Friday, September 12, 2008

Utah Culture Shock, Part 3 of 3

In California, I was this Mormon minority, usually the only one in my grade, and I felt like a freak for having so many brothers and sisters and not being able to play outside on Sundays. The worst year was when Halloween fell on a Sunday and I just watched the other kids trick or treat. I can still remember sitting out on the bumper of our motor home in my church clothes, watching costumed kids prowl up and down our extremely steep street.

There were lots of genius Jewish kids in my school, and there were lots of Asians—in fact, today Vista Grande Elementary is 55% Asian and 40% white, the Internet tells me. I really wanted to be accepted by the Jews because they were so smart and funny and sophisticated, but I didn’t have the social skills and I could tell they always looked down on me. However, they did put me on the Jewish foursquare team when we played Jews against Christians, because no one knew what else to do with a Mormon. I used to be jealous of their dreidels and Hanukkah and stuff—in fact, I even told some kids that Mormons celebrated Hanukkah too.

On the other hand, I got to be close friends with several Asian kids, and a Japanese guy named Joseph Hiraoka was my best friend for a couple of years. I did a report on Japan in fourth grade, and ever since then I've been somewhat fascinated by Japan. I don’t remember knowing or even seeing any Hispanics in my neighborhood or school, but I remember one black girl named Natalie who seemed to be much more mature than everyone, and she had the coolest handwriting that I tried to imitate.

Then I got to Utah and everyone was white and Mormon. Our seaside town of Rancho Palos Verdes was upper middle class, even downright wealthy in some areas, but my Utah elementary drew on lots of middle and lower income areas, including some farms, and some of the kids were pretty rough around the edges, if not downright white trashy. I remember how weird it was to hear a kid talk about raising pigs—again, I didn’t know people still actually did that in the modern days. And my sixth-grade class included Charlie Kingston, a cross-eyed kid from an inbreeding polygamous group who never said much and seemed to wear the same dirty plaid shirt every day.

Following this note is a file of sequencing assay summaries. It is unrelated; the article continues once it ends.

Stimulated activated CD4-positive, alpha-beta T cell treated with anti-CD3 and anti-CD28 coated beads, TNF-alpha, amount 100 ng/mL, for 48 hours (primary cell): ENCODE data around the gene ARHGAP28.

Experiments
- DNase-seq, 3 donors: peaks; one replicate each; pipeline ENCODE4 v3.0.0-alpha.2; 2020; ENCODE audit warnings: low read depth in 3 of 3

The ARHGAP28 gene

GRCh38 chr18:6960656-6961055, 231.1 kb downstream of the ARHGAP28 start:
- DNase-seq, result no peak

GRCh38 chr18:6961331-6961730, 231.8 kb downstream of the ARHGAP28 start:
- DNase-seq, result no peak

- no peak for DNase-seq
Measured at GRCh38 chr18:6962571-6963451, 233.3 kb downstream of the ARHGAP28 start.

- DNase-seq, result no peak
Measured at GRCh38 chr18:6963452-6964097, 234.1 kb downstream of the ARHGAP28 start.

Well, that concludes this round of memories. I’m sure Bountiful was backwoodsier than Salt Lake back then, and I’m sure things have changed a lot since then. And I admit that due to boundary shifts, I went to rougher, lower-class elementary and junior-high schools than my siblings did, although I got to go to upper-class Bountiful High, which was mostly a relief. I'm sorry, but it does make a difference in the caliber of people you hang out with, although of course there's also a snobby downside to it.


Anonymous said...

Did you go to Hannah Holbrook?? I went there! Arthur and Steven Kingston were in my classes. Arthur was a very hideous inbred boy, but Steven had a quiet coolness about him, and I always felt bad that he had to have that polygamist stigma held against him.

Anyway, that's funny! I moved to Sandy in the 6th grade, and that's where I felt all the trendiness pressure. I still feel wistful about my Bountiful days - I loved it there.

Christopher Bigelow said...

Yep, Hannah Holbrook it was, just for sixth grade.

The materialistic trendiness actually came just from the handful of richer kids from the new developments up in the foothills (where I lived too).

My parents still live in our same house at 1445 E. and about 300 S. just a few hundred yards north of the temple and a titch west. Where did you live in Bountiful?

That's our second connection, Mandi. Your brother is married to my wife's nephew's former girlfriend Tiffany.

Anonymous said...

I forgot about that. That's quite a connection. I'm glad we got Tiffanie instead of you guys. I really like her.